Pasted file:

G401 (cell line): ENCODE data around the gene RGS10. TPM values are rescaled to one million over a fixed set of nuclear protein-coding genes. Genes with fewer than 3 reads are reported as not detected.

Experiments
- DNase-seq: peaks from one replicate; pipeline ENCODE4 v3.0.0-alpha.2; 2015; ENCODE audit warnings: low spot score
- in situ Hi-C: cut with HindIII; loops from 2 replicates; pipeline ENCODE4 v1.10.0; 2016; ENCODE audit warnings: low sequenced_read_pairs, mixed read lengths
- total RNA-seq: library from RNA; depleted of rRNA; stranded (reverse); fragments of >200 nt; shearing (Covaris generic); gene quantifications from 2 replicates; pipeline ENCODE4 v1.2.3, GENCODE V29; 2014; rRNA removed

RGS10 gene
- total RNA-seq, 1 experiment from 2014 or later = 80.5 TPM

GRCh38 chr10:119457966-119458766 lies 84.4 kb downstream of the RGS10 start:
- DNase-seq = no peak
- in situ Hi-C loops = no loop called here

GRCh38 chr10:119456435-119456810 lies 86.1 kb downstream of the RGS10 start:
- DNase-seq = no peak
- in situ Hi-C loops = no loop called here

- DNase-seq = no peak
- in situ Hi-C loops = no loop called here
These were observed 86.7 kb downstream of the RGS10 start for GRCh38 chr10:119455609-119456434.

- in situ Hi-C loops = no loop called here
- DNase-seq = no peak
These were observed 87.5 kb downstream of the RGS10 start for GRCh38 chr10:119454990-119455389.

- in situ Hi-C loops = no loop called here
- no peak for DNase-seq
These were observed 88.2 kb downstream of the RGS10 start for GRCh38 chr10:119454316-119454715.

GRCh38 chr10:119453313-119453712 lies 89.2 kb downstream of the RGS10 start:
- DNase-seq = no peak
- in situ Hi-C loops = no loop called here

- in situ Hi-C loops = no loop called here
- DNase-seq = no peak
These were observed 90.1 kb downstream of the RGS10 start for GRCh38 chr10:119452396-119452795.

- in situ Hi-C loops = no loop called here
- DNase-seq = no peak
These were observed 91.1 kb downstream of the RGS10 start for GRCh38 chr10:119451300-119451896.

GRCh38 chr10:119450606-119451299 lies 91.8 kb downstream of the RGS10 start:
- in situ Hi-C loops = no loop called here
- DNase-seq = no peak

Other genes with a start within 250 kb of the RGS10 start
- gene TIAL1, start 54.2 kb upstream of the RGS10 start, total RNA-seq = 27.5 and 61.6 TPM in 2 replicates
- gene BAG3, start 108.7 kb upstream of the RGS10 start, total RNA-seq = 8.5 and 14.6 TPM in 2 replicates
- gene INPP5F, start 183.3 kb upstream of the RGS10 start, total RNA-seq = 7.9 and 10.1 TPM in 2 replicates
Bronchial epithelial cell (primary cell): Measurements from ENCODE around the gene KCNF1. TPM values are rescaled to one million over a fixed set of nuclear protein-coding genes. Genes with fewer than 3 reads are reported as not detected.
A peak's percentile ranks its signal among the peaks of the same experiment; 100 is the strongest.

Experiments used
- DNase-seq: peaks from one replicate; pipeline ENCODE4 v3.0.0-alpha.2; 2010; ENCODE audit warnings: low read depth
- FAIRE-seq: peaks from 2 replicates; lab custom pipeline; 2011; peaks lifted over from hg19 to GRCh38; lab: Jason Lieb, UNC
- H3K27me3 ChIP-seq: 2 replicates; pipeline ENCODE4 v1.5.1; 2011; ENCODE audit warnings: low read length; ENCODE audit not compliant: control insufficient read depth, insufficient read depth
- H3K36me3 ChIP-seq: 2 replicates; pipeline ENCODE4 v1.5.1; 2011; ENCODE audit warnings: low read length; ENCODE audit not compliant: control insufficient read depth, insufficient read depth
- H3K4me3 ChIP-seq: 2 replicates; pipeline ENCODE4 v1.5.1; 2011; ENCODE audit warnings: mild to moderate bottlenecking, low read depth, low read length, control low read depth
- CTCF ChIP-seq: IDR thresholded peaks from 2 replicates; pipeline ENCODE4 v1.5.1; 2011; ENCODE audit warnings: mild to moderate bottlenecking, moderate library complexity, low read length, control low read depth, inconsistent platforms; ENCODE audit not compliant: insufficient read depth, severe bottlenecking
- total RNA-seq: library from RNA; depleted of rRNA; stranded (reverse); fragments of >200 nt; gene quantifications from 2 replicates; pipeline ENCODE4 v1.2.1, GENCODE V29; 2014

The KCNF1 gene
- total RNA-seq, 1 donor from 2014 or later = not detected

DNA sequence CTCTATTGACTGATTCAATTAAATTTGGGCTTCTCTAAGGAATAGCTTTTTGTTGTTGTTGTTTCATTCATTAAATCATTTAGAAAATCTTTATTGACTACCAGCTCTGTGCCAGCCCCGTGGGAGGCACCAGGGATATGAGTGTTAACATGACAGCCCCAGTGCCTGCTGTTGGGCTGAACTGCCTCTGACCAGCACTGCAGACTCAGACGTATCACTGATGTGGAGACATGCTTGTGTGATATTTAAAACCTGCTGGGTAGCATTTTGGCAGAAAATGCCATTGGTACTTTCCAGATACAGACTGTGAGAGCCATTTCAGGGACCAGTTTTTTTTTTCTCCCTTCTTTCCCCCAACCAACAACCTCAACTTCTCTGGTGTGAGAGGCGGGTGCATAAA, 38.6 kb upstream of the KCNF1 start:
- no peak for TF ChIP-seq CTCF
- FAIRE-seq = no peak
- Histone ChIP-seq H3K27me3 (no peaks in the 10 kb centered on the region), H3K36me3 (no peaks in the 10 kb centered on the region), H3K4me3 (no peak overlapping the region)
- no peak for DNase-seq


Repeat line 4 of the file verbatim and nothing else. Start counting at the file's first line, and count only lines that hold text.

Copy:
- in situ Hi-C: cut with HindIII; loops from 2 replicates; pipeline ENCODE4 v1.10.0; 2016; ENCODE audit warnings: low sequenced_read_pairs, mixed read lengths